I recently had the honor of being a keynote speaker for the Ulster County Leadership Development Institute (ULDI) sponsored by the Ulster County Chamber of Commerce here in the Hudson Valley of New York State. The 25 or so participants were top employees sent by local businesses to help develop their leadership skills. Since I don’t make a living giving inspirational lectures, I often use these opportunities to make a connection between music and business, suggesting that one can learn something from each area. When I speak to business people about being more creative, I suggest they think outside the box and give them some concrete advice to do so. When I speak to musicians about business
skills, I suggest they think more inside the box and give advice for that. Too often business people are locked into a box of restrictive behavior while musicians are too far outside the box! We know that the left side of the brain deals with logic and objective thinking while the right side deals with intuitive and subjective thinking. Thinking out of the box for me is to open the side of the brain that one isn’t exercising to its fullest potential.
In my 90 minutes with the ULDI group, I started with a list of recommendations and observations that might shed some light on what worked for me and my goals.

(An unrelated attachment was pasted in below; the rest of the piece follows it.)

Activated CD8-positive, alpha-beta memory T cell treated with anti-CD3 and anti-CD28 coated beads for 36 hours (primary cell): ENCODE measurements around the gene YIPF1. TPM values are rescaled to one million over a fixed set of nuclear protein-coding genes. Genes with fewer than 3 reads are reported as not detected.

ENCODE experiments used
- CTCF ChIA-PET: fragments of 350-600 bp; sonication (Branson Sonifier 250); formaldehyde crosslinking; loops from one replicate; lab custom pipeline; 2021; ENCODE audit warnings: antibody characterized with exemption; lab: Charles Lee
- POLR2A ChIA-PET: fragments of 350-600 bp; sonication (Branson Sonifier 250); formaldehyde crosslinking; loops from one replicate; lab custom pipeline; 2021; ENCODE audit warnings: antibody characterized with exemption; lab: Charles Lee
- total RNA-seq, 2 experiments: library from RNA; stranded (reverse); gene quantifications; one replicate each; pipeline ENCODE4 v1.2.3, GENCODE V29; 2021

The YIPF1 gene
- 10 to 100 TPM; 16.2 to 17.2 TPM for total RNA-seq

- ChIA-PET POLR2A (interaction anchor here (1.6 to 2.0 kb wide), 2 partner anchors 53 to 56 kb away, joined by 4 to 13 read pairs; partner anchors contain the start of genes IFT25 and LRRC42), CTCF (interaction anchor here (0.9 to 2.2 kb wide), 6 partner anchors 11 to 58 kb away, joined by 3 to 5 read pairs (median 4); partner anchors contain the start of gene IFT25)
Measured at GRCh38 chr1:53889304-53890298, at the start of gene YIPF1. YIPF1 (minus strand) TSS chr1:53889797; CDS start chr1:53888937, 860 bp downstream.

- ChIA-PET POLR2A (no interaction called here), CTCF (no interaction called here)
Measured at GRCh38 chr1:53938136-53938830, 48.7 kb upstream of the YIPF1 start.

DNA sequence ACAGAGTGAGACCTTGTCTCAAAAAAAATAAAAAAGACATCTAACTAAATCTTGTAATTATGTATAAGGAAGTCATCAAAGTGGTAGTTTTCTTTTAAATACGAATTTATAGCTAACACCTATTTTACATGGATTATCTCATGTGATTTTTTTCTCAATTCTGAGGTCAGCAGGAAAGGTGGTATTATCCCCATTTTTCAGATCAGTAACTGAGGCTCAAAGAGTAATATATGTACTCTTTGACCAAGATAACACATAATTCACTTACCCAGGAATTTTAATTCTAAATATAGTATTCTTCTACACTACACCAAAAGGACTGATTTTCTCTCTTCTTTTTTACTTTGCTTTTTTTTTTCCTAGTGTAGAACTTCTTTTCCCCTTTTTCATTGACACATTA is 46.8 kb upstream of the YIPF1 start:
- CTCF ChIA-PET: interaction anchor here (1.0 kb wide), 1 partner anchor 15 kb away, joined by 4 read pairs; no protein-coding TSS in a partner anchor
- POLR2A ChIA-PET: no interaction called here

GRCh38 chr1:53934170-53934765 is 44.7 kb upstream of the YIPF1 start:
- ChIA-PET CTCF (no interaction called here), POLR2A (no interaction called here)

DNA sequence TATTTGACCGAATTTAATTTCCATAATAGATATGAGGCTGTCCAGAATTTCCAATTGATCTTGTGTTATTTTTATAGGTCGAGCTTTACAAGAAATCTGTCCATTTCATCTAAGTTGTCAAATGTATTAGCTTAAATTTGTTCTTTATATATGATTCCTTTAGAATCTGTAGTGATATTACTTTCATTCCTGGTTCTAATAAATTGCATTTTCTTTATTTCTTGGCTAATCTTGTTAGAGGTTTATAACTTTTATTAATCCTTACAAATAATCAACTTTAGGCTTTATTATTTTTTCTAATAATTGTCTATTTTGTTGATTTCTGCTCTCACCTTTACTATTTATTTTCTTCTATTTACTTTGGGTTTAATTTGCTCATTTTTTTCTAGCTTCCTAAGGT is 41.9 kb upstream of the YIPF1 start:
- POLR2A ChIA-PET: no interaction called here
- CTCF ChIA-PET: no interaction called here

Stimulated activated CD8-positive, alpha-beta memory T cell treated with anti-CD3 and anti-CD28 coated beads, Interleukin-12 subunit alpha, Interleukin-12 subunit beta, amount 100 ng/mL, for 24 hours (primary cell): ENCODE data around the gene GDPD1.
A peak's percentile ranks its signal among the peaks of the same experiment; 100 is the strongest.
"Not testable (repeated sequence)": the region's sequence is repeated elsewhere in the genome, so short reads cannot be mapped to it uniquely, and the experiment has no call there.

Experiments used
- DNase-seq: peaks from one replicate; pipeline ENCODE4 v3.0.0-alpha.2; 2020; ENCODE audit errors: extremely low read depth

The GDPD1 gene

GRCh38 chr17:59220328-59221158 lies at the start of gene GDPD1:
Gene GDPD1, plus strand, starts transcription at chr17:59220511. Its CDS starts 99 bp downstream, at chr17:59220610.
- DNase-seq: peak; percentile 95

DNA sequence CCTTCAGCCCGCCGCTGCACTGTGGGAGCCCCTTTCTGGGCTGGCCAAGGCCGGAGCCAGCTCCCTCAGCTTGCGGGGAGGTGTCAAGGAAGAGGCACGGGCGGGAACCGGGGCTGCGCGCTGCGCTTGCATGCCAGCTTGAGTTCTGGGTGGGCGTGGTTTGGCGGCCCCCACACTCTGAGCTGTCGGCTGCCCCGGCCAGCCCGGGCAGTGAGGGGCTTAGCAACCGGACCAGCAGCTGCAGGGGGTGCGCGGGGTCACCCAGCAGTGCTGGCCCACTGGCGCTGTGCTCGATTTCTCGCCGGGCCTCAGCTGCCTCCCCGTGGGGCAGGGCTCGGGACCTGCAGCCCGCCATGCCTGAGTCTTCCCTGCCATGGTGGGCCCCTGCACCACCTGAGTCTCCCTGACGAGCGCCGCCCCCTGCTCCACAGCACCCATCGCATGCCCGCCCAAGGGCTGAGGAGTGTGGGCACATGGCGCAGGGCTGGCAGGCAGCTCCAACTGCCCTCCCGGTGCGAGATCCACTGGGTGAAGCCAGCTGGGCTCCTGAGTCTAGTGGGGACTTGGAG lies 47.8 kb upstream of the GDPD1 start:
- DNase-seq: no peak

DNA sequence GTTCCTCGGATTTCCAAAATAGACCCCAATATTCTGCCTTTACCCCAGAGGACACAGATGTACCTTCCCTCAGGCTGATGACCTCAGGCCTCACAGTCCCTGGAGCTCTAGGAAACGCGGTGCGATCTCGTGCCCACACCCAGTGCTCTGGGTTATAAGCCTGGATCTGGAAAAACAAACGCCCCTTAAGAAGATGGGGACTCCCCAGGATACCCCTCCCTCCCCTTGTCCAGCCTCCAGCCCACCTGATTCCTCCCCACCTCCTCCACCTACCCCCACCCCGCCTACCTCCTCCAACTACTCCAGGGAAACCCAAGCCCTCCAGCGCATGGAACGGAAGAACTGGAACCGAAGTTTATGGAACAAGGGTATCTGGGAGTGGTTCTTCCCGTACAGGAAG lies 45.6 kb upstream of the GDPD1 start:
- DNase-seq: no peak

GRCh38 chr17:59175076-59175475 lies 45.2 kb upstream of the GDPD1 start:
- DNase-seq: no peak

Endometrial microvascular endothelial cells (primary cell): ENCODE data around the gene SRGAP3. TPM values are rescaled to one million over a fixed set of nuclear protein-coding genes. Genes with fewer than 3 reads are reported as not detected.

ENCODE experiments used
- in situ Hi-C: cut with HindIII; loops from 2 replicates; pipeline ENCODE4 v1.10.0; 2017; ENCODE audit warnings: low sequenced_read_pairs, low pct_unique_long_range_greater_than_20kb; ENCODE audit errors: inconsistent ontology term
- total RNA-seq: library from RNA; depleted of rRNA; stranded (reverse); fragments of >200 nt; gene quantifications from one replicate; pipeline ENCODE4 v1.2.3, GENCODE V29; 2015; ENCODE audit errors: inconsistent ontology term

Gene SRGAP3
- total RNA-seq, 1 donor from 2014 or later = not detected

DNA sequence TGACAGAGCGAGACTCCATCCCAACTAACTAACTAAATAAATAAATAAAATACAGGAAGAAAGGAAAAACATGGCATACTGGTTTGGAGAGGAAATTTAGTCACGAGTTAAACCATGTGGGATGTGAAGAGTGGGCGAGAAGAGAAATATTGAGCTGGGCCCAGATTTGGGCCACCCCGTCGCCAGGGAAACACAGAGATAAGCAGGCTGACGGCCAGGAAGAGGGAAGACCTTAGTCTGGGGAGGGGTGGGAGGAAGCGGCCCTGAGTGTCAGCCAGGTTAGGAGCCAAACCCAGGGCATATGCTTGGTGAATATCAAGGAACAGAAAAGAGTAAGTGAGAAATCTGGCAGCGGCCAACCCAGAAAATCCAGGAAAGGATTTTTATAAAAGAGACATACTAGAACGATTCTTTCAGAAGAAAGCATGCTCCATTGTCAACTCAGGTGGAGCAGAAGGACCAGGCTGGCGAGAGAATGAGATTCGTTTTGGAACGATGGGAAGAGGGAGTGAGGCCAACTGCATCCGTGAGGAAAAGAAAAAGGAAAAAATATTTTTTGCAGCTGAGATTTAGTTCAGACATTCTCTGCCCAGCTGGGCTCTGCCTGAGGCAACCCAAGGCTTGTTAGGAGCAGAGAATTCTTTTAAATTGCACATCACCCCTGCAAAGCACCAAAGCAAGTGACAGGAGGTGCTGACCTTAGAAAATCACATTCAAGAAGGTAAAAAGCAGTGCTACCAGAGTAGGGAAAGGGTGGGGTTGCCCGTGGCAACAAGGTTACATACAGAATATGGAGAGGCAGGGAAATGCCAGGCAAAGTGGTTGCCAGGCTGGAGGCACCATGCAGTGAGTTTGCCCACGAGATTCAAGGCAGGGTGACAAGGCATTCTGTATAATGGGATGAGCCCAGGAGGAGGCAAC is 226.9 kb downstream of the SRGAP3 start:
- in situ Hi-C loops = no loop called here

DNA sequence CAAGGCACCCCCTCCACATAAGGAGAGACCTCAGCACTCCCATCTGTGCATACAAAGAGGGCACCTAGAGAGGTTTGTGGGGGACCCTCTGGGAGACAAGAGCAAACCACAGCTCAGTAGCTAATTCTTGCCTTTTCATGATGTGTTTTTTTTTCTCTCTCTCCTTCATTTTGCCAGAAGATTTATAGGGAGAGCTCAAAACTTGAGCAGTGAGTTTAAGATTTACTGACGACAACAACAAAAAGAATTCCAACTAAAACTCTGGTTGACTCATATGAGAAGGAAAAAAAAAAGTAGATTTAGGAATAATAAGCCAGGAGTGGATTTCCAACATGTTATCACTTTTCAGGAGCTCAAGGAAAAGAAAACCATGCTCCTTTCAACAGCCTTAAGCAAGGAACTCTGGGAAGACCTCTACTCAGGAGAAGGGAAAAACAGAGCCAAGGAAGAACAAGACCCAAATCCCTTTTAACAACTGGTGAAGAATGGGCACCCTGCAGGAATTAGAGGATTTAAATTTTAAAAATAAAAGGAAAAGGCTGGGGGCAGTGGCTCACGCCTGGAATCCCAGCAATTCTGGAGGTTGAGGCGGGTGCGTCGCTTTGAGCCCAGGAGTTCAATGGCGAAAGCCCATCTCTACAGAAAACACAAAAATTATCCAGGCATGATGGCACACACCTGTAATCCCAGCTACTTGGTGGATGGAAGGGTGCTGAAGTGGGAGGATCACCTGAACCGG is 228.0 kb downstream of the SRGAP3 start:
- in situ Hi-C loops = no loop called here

The universe is expanding, the world is shrinking: Think big.
Act like a leader: The type you want to be.
Leaders need to be informed: Personally, locally, nationally, globally.
Leaders need to be generous: Help save the world.
Leaders inspire through their passion: Hobby or profession.
Leaders listen: Hearing is a physical activity while listening is a perceptual state of involvement.
Teamwork: Can’t do it alone, surround yourself with good people.
Humor: It helps almost any situation.
Leaders set examples: Honesty, hard work, passion, persistence.
If it’s important enough: Never, ever give up.
After the talk, I demonstrated a dozen unusual instruments from my collection. This was an effort to share my passion while indicating that things that stick out of the
pack get attention. Included in that demo were a Hang Drum, rainstick, Waterphone, pop gun, ratchet, Chinese opera gong and wind whistle to name a few. The Hang Drum is a wonderful instrument made by hand in Switzerland related to the Steel Pans of Trinidad/Tobago but convex instead of concave and played with the fingers instead of sticks. They are tuned to special scales that sound great no matter what is played on them. If you Google “hang drum”, you’ll discover many videos of proud owners wailing away on their Hang Drums. The problem for those wanting one is that these are low production and extremely hard to find. After demonstrating the instruments, I handed out drums to everyone and began to facilitate a drum circle. Drum circles are
great vehicles for creating a musical community with people of all abilities. For this one, I set up some rhythms with all the participants and asked each one, one at a time, to take a “solo” with the accompaniment in the background. Everyone responded beautifully while in a safe environment of the circle but having the experience of being in the spot light at the same time. This is very much like everyday life. As they say, sometimes you’re the bug, sometimes you’re the windshield.